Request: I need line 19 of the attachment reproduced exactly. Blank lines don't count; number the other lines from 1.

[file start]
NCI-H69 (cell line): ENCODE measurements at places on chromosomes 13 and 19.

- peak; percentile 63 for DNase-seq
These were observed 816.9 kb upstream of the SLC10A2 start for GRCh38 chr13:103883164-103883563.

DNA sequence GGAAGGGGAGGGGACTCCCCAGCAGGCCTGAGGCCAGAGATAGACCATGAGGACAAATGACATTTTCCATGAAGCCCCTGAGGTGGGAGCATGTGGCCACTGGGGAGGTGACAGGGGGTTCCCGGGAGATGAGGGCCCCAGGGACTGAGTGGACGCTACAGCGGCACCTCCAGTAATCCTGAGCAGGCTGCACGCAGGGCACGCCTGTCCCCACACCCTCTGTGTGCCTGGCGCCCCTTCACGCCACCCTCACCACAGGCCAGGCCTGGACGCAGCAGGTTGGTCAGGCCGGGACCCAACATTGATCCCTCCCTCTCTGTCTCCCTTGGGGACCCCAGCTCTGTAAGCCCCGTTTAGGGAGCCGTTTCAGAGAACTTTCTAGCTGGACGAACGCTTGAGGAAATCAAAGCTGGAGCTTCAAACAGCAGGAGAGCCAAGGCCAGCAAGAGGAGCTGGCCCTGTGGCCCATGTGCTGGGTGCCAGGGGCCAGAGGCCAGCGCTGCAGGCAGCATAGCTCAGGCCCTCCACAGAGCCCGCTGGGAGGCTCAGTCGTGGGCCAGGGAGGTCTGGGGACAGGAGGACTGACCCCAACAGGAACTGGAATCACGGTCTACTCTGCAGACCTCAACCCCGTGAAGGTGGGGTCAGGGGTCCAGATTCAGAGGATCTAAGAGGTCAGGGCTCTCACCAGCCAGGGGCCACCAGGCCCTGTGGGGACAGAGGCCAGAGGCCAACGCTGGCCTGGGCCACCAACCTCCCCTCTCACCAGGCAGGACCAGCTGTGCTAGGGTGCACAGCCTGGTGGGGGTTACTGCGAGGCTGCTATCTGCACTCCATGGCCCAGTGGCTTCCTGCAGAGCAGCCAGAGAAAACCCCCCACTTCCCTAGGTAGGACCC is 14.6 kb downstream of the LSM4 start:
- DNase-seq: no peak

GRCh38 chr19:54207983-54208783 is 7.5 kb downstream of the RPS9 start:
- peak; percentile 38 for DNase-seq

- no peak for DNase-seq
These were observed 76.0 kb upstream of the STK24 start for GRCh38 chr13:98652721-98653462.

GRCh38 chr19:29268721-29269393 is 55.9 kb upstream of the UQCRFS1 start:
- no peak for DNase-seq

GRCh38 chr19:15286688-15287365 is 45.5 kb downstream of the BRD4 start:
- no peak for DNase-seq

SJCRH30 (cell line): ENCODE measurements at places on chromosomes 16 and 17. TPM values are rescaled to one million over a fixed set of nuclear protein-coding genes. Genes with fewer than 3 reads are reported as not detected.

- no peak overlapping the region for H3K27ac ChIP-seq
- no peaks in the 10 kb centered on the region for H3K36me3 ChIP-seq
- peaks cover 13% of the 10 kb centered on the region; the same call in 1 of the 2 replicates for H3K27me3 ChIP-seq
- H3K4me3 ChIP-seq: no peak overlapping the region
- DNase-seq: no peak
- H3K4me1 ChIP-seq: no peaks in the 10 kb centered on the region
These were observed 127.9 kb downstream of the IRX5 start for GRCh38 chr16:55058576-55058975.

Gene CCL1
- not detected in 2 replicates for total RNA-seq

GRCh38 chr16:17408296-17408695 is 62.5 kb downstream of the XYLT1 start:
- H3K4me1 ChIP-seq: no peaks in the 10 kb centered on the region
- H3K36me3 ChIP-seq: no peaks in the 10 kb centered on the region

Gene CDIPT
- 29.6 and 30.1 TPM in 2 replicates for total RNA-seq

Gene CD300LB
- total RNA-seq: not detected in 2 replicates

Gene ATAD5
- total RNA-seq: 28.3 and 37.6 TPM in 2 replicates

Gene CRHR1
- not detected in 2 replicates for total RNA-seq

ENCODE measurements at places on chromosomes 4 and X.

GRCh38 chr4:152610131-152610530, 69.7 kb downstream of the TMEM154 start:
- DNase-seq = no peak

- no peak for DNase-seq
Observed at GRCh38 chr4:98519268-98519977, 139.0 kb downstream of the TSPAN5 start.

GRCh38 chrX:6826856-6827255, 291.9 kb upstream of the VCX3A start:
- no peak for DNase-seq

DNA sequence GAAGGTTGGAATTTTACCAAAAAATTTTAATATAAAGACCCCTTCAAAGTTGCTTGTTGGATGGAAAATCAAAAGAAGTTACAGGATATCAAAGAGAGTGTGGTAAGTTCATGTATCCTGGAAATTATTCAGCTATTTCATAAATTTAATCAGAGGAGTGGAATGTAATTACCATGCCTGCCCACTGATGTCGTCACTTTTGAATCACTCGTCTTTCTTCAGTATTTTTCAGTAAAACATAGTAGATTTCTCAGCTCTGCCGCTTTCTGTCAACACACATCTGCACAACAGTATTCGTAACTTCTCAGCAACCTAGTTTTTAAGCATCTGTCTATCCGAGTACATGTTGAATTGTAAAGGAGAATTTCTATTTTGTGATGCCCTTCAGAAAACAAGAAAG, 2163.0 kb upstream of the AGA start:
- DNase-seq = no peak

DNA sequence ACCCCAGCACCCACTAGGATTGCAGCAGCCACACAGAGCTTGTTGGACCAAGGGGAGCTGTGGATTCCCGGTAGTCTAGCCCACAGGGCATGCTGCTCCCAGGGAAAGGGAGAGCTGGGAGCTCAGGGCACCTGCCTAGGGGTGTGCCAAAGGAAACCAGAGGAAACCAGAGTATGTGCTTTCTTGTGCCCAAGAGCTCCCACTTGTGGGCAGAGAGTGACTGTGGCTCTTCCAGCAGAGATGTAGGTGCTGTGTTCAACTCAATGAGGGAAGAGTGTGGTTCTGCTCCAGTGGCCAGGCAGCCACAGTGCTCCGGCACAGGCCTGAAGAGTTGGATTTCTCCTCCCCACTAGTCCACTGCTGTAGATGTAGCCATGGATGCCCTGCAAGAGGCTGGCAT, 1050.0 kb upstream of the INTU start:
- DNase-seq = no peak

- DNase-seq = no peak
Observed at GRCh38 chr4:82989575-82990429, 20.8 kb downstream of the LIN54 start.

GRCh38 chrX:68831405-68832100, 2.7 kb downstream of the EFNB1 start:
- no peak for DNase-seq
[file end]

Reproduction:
- DNase-seq: no peak